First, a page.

Seriously, give it at LEAST 1 month. Dogs from a shelter typically take at least 1 month and often 3-4 months to really settle in. Once he's more settled and trained, life becomes so much easier.

Take my dog as an example. I don't go out much on the weeknights, but if I want to, I just come home and walk him, give him dinner and some attention and head back out for a few hours. He is totally fine with that since it isn't more than once per week. On a weekend, we might do a really long walk in the park (like 2 hours) in the afternoon so he's really tired and then I might go play tennis and have dinner with a friend or whatever. He comes with me to friends' houses since he's well behaved and dog-friendly. He used to come with me to the horse barn when I rode. I can (if I want) take him basically anywhere that allows dogs.
 

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But.... after 1 month, things were noticeably better. After 2 months, I truly enjoyed her company. After 3 months, she was hardly any trouble at all.
This has given me hope! Totally not my thread, but having brought in an 8 month old rescue as a permanent member of our family only 3 weeks ago.. this has been such a relief to read.

Thank you! :)
 

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This has given me hope! Totally not my thread, but having brought in an 8 month old rescue as a permanent member of our family only 3 weeks ago.. this has been such a relief to read.

Thank you! :)
read the thread "Luna the foster pit bull" and I can PM you for even more detail if you want.
 

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I haven't had this experience related to a dog, but I wanted to say that I've been there. When I got my second rabbit, she was hyperactive and destructive and I completely regretted adopting her. The first few days I freaked out and even approached her previous owner about giving her back. Now, I love her dearly and I can't imagine not having her in my life. She fits in extremely well and is no longer hyperactive or destructive.

It's normal to have second thoughts - just give it time. It takes a while for a new animal to settle into your home and it will take you a while to become attached to him. Any big life change is tough, even if it's something you wanted (just ask people with new babies!), but once you've had time to adjust you'll be feeling less frantic about it even if you do decide that having a dog isn't a good decision for you right now. By then, you'll have helped this dog learn to live in a home and he will be able to find a new fantastic family.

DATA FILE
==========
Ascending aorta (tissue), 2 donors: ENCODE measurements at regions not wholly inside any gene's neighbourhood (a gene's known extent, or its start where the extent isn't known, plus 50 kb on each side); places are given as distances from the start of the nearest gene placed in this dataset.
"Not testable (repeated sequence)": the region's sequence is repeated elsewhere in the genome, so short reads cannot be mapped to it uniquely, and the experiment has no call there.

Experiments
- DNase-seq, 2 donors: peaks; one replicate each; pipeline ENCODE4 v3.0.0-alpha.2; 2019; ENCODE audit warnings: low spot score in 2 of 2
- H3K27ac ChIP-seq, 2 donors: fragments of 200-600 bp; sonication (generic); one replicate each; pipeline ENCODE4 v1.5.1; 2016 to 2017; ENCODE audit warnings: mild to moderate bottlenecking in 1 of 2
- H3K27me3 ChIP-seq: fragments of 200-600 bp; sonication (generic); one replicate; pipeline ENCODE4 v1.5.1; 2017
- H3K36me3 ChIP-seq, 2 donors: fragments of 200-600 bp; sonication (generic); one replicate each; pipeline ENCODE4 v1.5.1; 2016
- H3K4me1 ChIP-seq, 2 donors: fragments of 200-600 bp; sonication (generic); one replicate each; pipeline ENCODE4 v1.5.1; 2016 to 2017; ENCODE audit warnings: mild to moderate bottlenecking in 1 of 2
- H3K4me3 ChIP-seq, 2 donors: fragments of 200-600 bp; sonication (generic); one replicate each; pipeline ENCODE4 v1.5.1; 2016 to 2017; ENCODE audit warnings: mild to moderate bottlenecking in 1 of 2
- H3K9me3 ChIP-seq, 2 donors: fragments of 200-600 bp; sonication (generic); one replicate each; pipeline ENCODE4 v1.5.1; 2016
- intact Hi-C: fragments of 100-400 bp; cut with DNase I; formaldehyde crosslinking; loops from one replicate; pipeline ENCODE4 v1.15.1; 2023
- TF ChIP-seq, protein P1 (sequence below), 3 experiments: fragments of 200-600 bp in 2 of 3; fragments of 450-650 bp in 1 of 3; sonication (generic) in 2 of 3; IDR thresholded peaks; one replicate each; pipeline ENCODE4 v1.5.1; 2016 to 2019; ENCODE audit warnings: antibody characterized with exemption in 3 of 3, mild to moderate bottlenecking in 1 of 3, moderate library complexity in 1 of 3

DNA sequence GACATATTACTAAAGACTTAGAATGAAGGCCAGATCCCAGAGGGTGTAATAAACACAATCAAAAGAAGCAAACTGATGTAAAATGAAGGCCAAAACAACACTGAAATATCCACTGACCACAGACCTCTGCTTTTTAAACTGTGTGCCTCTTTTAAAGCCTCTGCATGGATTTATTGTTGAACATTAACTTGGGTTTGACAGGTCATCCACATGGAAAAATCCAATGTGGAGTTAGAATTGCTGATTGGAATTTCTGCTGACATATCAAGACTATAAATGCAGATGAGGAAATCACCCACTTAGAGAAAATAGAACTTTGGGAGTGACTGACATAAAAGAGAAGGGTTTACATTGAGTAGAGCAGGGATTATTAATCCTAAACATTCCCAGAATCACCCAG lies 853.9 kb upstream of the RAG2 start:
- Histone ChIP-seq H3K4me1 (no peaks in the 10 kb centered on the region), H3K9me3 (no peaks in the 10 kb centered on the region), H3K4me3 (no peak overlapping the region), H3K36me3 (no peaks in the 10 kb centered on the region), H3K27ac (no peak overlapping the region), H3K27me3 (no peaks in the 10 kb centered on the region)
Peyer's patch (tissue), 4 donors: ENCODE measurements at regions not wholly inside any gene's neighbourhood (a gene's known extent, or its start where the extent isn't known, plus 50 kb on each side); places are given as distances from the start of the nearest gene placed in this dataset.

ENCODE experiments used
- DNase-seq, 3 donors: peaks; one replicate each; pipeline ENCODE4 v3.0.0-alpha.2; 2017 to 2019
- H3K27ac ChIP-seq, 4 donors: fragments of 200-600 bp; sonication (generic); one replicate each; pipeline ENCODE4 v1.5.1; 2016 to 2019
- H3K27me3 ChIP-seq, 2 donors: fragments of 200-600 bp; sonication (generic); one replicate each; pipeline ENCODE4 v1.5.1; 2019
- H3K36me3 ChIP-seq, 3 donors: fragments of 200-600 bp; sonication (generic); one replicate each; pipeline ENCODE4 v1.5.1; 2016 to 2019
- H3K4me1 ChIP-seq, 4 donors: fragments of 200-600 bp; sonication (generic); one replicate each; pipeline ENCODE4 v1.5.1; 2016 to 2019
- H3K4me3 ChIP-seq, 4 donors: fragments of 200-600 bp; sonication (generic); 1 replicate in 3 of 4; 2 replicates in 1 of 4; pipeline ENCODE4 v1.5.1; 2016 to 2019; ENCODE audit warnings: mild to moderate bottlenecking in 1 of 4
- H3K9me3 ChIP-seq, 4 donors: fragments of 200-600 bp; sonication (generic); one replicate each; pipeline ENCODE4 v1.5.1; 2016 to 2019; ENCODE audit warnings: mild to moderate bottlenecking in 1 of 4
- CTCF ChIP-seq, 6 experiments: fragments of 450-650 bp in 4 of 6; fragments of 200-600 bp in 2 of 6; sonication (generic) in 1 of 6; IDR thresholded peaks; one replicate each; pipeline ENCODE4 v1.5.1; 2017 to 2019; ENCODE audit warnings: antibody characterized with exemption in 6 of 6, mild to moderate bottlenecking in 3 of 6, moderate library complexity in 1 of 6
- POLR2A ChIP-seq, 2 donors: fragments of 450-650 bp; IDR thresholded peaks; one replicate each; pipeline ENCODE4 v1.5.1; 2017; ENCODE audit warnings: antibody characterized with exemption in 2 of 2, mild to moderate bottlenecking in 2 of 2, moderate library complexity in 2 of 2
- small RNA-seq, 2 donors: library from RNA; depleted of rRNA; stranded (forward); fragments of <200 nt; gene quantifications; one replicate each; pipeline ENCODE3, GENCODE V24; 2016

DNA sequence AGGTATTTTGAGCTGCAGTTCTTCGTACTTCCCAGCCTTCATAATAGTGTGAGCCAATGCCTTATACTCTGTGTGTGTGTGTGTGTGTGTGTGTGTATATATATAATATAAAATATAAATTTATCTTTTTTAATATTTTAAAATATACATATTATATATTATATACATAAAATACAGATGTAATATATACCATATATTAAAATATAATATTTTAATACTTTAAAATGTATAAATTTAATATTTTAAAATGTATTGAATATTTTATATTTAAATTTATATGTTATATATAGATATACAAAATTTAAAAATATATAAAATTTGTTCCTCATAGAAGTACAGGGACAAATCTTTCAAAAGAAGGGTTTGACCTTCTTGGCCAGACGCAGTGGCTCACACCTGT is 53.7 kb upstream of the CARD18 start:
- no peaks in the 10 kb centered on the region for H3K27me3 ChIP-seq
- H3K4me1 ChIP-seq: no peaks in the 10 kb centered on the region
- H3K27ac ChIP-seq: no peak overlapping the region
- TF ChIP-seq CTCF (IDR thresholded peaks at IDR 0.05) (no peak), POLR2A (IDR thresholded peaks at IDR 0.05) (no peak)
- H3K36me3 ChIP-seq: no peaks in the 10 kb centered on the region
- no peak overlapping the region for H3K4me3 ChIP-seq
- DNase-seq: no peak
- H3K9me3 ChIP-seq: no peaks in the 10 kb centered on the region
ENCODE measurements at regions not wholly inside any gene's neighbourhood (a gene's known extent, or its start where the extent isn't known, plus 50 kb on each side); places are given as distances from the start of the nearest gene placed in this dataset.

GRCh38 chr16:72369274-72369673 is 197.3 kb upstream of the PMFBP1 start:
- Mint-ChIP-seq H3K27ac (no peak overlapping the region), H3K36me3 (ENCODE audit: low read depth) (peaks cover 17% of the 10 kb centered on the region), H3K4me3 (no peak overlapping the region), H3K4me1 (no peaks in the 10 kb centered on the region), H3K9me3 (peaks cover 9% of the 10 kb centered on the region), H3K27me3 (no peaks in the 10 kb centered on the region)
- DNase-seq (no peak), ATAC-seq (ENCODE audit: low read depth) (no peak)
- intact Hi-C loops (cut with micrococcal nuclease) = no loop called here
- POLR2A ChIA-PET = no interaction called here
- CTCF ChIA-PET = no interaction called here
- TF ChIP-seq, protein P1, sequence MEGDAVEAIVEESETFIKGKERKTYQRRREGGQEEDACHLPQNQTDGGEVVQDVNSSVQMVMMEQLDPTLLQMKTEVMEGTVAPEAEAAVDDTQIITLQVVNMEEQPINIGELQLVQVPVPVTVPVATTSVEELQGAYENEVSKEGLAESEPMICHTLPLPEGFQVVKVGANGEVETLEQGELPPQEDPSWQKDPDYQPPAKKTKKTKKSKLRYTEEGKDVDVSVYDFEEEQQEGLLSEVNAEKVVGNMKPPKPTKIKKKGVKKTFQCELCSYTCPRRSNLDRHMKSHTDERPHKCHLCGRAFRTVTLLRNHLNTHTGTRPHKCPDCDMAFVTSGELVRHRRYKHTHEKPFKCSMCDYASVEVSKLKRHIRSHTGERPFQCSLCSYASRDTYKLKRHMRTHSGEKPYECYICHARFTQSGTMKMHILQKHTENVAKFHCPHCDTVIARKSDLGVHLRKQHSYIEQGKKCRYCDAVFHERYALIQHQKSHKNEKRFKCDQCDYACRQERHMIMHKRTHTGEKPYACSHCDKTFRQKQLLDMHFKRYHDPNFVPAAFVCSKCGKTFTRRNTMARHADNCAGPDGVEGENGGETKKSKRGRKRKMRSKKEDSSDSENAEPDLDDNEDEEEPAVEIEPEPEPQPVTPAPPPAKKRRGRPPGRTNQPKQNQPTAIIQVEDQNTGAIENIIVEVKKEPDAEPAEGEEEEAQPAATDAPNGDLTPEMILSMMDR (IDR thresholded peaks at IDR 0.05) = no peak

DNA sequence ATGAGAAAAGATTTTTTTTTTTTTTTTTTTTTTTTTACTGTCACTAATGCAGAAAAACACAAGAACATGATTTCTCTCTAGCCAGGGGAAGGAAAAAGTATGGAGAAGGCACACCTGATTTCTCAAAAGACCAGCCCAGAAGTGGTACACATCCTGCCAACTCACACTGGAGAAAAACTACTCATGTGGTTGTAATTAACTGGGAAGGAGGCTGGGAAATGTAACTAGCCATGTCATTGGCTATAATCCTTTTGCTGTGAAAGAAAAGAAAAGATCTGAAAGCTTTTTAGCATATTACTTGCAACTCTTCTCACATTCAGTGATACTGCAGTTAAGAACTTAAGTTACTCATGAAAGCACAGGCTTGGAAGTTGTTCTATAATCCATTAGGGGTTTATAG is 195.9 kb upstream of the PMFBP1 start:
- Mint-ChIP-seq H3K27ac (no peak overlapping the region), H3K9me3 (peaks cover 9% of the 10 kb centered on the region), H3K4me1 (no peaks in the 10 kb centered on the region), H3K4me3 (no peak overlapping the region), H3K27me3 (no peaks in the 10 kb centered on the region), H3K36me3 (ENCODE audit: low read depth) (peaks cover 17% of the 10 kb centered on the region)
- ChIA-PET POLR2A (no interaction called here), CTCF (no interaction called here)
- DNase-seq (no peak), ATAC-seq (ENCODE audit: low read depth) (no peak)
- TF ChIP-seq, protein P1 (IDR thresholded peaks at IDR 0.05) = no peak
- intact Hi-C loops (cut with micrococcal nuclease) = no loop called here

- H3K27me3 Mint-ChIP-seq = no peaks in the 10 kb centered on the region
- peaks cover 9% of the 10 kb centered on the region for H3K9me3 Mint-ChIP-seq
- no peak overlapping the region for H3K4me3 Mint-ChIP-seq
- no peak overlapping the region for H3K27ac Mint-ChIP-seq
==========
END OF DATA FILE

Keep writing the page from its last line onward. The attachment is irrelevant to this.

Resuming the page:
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Have you considered that this really isn't about the dog? You clearly have an anxiety disorder and you really need treatment for it. It's normal to feel overwhelmed after you get a new dog, a panic attack is way over the top. Anxiety disorders are real medical issues requiring real medical help. I'm not bashing you (I don't even own a pitchfork!), I feel the same way about this that I do about diabetes because mental health issues are health issues and need treatment.

Do what you will with the dog, it's entirely irrelevant to what's going on with you. That is where you need help.
 

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I think your reaction was TOTALLY normal and nothing to worry about, and I hope you stick with it! I am going through something very similar. I just adopted a very large 9-month-old puppy who is generally sweet and mellow, but has his issues (particularly around other dogs) and is just a big handful for me to manage alone. He's definitely re-ordering my life in some great ways and some hard ways! And my roommate is very nice and well-meaning but is probably undermining a lot of my training (lets the dog out of his crate when he's crying, etc) while he's home with the dog during the day while I'm at work.